July 13, 2006
Vol. 25 No. 19

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    University Women’s Board shows support through annual giving to various programs

    By Jennifer Carnig
    News Office

    The University Women’s Board gathers to discuss the initiatives it will fund at the University.

    The University Women’s Board has awarded $359,000 in grants for the upcoming school year, money that will be used to support faculty research, cultural institutions, community outreach and student life.

    Established in 1960, the Women’s Board has supported numerous University projects through the years, though over the past six years there has been a marked increase in member support, allowing the group to offer a record number of grants for its 2006-07 fiscal year.

    In past years, the board has supported everything from purchasing radio equipment for the student-run radio station and sound equipment for the University News Office, to a new concert grand piano in Mandel Hall and helping fund the University’s Pediatric Immunization Program, a door-to-door immunization initiative that worked with residents of the Robert Taylor Homes.

    For the upcoming academic year, the Women’s Board has voted to fund a number of initiatives. They are:

    • $47,900 for the Enrico Fermi Institute. The site of interdisciplinary research in the Physical Sciences and Mathematics, funding from the Women’s Board will be used to replace the electronic controls for an overhead crane and purchase a new overhead door in the Accelerator Building. These critical repairs ensure the safe assembly and timely transport of scientific equipment headed to experiments the world over, including the South Pole.

    • $34,179 for the Analysis Research and Training Laboratories. These facilities, created for new Anthropology faculty member Robin Shoaps, will enable researchers to analyze sound and video recordings of human interaction, an area that has fueled recent theoretic advances in both linguistics and linguistic anthropology.

    • $20,860 for the Creation of a Web-Based Ancient Greek Grammar. Helma Dik, Assistant Professor in Classics, is constructing a Web site that will enable students and scholars to access multiple levels of grammatical information with a few clicks of a mouse.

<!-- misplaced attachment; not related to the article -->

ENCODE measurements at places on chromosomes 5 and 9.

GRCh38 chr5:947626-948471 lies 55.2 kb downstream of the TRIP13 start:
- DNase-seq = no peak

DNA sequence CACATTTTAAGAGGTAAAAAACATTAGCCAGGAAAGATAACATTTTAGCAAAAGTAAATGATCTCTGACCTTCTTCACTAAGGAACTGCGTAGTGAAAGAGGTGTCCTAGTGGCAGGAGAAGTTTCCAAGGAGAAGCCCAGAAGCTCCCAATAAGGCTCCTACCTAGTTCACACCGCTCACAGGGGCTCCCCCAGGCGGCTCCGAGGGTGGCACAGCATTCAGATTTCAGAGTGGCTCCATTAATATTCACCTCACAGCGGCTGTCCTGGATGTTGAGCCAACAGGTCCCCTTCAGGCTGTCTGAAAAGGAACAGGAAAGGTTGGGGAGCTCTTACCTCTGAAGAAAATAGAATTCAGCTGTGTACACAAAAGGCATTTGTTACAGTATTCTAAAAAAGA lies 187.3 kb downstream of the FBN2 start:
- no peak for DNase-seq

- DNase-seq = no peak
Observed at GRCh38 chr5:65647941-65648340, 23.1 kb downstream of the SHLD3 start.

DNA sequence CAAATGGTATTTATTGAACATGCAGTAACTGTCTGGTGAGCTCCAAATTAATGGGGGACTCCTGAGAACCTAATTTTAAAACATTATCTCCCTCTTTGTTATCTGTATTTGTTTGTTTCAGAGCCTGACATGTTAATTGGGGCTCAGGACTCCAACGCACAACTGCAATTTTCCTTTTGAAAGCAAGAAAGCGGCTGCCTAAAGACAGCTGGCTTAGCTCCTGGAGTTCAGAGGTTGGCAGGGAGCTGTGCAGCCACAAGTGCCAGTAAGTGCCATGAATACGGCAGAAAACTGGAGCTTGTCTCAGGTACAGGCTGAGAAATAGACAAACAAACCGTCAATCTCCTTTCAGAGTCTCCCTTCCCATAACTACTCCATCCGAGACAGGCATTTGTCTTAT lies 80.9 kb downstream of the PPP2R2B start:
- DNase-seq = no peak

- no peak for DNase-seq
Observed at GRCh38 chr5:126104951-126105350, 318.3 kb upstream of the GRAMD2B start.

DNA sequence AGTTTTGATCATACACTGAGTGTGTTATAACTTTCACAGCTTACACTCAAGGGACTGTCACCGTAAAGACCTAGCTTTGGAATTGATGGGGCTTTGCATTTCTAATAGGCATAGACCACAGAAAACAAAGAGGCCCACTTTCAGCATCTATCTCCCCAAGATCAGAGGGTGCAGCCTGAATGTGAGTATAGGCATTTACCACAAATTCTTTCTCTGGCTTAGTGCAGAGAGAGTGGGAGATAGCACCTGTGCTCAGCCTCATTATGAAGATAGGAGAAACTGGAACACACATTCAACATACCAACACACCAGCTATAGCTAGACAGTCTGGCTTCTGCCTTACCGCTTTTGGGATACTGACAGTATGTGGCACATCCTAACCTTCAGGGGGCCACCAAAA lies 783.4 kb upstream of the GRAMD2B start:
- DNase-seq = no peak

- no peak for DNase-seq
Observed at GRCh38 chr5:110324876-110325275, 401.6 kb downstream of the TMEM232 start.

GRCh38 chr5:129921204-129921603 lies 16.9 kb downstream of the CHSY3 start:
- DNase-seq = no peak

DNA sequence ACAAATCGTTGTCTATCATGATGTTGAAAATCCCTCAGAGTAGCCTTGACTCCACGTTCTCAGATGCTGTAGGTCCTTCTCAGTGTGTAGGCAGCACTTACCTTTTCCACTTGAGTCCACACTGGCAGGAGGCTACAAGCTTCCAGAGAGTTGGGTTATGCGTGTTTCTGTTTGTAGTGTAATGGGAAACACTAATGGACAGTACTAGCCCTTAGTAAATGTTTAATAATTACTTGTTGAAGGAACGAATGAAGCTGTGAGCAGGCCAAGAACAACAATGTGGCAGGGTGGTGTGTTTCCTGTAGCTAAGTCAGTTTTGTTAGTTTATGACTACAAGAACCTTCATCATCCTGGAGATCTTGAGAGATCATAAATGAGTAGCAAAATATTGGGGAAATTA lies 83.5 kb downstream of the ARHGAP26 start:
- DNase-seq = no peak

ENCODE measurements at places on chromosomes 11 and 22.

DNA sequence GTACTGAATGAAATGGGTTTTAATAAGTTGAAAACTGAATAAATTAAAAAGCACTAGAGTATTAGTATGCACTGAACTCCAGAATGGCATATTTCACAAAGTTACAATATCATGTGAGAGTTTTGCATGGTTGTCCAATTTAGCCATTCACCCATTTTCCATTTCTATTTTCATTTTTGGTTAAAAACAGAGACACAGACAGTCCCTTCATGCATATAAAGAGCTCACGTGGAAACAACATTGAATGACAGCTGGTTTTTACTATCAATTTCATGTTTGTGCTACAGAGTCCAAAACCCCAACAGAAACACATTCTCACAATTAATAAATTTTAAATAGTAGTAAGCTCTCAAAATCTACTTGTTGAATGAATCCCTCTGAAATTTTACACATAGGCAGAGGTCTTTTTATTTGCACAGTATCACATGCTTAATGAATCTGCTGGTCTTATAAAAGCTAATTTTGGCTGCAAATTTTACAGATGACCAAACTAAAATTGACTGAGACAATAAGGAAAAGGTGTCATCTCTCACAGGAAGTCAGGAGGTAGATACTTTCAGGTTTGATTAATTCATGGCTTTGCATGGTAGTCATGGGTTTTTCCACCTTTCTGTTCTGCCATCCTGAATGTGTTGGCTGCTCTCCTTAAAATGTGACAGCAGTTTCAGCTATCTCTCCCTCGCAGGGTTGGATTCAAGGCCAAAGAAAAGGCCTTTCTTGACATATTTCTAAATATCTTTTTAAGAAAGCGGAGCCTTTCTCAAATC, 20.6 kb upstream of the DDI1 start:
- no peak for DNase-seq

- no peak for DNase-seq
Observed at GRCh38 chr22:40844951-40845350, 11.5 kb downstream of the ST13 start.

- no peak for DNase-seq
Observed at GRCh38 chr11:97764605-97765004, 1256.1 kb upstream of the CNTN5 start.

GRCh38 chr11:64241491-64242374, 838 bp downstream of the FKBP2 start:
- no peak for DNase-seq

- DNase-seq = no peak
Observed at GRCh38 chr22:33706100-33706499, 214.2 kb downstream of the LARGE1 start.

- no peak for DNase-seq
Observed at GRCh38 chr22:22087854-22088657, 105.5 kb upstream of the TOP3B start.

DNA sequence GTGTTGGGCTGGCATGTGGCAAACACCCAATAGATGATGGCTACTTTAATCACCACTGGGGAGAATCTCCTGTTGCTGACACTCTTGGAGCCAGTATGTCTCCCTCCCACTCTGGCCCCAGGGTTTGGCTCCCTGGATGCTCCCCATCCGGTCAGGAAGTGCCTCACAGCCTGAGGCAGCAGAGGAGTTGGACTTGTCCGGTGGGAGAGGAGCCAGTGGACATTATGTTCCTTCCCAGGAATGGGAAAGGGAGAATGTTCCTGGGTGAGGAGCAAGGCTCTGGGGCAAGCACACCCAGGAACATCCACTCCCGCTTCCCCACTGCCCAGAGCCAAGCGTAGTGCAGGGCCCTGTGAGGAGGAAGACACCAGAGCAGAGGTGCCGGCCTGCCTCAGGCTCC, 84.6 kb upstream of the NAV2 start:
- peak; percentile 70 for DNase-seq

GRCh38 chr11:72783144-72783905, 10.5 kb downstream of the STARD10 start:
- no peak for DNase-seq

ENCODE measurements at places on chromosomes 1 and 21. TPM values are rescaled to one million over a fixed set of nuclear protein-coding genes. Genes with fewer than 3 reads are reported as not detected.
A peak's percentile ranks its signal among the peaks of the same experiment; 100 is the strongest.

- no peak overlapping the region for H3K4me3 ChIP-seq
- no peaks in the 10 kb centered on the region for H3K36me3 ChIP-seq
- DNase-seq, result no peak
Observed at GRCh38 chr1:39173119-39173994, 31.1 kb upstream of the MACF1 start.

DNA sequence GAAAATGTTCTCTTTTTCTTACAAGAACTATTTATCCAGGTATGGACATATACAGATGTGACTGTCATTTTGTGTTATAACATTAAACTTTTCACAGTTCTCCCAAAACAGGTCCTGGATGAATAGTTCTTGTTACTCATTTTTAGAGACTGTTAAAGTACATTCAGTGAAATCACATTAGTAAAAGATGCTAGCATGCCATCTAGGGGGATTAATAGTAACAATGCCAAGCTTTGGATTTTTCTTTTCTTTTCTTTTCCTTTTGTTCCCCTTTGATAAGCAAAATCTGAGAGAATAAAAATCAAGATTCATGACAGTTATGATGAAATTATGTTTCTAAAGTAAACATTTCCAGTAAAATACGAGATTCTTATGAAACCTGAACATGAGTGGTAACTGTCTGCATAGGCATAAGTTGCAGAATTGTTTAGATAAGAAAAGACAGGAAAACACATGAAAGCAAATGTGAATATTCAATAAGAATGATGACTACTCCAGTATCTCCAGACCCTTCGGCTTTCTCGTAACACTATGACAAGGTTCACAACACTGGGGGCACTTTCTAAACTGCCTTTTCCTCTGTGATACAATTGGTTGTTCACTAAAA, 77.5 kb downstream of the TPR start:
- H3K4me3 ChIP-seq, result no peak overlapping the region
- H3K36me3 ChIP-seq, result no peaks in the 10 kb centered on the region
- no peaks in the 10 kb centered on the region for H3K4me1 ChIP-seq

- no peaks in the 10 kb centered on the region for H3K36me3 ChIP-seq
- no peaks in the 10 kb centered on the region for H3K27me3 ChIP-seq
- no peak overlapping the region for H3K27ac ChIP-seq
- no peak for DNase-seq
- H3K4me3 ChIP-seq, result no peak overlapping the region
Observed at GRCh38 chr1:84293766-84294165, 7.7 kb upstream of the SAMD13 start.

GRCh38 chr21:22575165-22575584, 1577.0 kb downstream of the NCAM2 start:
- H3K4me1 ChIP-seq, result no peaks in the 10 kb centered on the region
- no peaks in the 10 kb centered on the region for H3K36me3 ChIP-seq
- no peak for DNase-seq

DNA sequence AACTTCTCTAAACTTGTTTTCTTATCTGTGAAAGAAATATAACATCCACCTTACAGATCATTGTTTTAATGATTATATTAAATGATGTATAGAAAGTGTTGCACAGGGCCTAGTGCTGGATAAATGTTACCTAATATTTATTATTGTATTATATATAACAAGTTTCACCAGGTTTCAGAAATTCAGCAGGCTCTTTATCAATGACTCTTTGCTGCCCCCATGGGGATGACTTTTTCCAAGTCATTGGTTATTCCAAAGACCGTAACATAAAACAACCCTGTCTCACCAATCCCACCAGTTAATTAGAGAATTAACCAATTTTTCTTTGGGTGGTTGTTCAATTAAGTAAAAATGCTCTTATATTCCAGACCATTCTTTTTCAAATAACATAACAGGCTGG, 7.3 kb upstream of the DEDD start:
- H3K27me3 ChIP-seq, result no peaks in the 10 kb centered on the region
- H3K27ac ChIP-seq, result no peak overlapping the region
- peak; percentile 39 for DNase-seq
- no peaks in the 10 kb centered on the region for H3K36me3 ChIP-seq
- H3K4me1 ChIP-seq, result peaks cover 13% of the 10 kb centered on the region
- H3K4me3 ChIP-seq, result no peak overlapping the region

• $75,000 for the Smart Museum of Art. The Women’s Board is the primary sponsor of the 2007 exhibition Cosmophilia: Islamic Art from the David Collection, Copenhagen. This exhibition is traveling to only two cities in the United States, and will be a major component of the yearlong Silk Road Celebration, organized by Yo Yo Ma, the City of Chicago, the Chicago Symphony Orchestra and the Art Institute of Chicago. The exhibition will be accompanied by a full range of collaborative programs developed in coordination with the University’s faculty for school children, as well as the community at large.

    • $21,404 for the Oriental Institute. The University and the Syrian Department of Antiquities are jointly excavating a large site in Hamoukar, Syria. Currently the only United States institution permitted to dig in Syria, the Oriental Institute will use these funds to conduct a Magnetometric Survey of the site, thus enabling the institute to apply for further funding to support future excavations.

    • $42,037 for the Family Resource Center. This new center will serve as a key resource in promoting a healthy work/life balance for the 500 to 600 University graduate students with children. Families will have group play space with books and toys, and mothers will have a quiet room to breastfeed their children.

    • $17,595 for the Department of Music. A concert grand harp will be purchased for student use. Only a few of the seven student harpists active in the department’s performance program own their own instrument. The harp will be used in concerts at Mandel Hall, Rockefeller Memorial Chapel and Fulton Recital Hall.

    • $16,000 for four Jeff Metcalfe Student Internships. An initiative created by John Boyer, Dean of the College, these internships are at nonprofit institutions or in government, and would not exist without funding to pay participants a small stipend. Prior fellows have served at the Lincoln Park Zoo, the Field Museum and the Frank Lloyd Wright Preservation Trust.

    • $15,000 for three Human Rights Internships. These internships enable students to work for agencies in the United States and abroad. The program is designed to embody the Human Rights Program’s mission to create a human rights paradigm that emerges from the liberal arts, is applicable in the contemporary world and links theory and practice.

    • $15,000 for Books for the University’s Charter Schools. The University’s Center for School Improvement operates three charter schools in the surrounding neighborhoods, and these schools require seed money to create classroom libraries.

    • $20,000 for Educational Advancement through Academic Competition. This pilot program will run math and debate competitions in 10 local elementary schools. The program involves after-school practices, a monthly competition and an annual tournament. More than 50 University students will participate in the program, which is overseen by the Office of Special Programs and the University Community Service Center.

    Other initiatives the board has voted to fund include $10,000 for Internships at Court Theatre; $11,280 for Chicago Careers in Business, a pilot project sponsored by Career Advising and Planning Services that pairs undergraduates interested in pursuing M.B.A.s with mentors in the Graduate School of Business; $9,000 for the Humanities Digital Media Archives; and $3,745 for the Committee on Evolutionary Biology to purchase four sets of two-way radios with Global Positioning Systems.